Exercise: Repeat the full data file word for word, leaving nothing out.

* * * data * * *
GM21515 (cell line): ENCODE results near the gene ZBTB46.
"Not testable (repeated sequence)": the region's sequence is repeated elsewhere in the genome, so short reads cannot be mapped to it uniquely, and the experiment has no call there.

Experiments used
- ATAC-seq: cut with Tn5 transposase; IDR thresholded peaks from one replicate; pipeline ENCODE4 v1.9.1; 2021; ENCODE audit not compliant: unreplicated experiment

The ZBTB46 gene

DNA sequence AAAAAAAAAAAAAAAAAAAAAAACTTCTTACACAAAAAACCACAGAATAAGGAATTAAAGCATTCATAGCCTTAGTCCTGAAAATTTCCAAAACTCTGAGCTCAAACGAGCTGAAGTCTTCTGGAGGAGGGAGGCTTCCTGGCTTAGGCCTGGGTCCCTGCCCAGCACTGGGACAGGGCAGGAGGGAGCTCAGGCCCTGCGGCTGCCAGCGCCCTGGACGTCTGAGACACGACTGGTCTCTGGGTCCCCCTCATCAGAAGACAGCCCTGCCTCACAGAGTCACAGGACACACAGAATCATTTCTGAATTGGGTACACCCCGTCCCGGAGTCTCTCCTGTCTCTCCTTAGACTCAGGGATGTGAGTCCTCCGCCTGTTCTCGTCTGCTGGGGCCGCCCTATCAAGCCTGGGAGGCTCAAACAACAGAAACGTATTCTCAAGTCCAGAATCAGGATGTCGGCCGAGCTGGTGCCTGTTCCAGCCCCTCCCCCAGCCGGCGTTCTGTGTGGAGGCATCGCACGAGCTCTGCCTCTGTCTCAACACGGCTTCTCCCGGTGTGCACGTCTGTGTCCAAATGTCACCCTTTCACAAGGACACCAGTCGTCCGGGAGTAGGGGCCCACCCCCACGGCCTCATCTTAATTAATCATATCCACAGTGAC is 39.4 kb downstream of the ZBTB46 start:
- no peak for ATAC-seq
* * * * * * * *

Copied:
GM21515 (cell line): ENCODE results near the gene ZBTB46.
"Not testable (repeated sequence)": the region's sequence is repeated elsewhere in the genome, so short reads cannot be mapped to it uniquely, and the experiment has no call there.

Experiments used
- ATAC-seq: cut with Tn5 transposase; IDR thresholded peaks from one replicate; pipeline ENCODE4 v1.9.1; 2021; ENCODE audit not compliant: unreplicated experiment

The ZBTB46 gene

DNA sequence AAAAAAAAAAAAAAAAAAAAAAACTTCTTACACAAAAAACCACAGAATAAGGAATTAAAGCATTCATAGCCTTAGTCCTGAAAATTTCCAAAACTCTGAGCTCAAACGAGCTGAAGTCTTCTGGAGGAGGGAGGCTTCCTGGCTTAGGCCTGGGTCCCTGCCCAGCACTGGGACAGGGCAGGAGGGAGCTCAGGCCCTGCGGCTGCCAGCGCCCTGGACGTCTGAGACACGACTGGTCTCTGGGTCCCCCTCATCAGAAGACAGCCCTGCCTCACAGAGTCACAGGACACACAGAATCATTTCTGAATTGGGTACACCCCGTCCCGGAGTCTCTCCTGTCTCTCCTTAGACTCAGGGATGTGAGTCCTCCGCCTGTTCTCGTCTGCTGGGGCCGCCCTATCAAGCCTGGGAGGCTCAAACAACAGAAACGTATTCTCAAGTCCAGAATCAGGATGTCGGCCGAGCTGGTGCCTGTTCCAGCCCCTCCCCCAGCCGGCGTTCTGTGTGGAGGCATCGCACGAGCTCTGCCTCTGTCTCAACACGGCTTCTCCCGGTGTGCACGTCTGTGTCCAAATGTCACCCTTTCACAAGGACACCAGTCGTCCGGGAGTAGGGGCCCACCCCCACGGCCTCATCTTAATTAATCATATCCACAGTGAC is 39.4 kb downstream of the ZBTB46 start:
- no peak for ATAC-seq